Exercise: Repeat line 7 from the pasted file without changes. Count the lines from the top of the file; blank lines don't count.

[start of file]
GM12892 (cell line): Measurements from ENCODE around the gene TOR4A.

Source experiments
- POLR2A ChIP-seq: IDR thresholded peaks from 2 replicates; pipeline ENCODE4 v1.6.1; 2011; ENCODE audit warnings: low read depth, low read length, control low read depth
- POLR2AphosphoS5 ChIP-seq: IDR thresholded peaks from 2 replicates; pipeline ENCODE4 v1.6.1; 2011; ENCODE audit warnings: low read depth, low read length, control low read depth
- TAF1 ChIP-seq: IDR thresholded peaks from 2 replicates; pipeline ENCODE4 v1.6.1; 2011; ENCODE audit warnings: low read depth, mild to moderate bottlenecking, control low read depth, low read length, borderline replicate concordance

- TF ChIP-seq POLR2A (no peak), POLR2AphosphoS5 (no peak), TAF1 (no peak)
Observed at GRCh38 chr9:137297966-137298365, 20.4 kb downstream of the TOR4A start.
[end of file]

Observed at GRCh38 chr9:137297966-137298365, 20.4 kb downstream of the TOR4A start.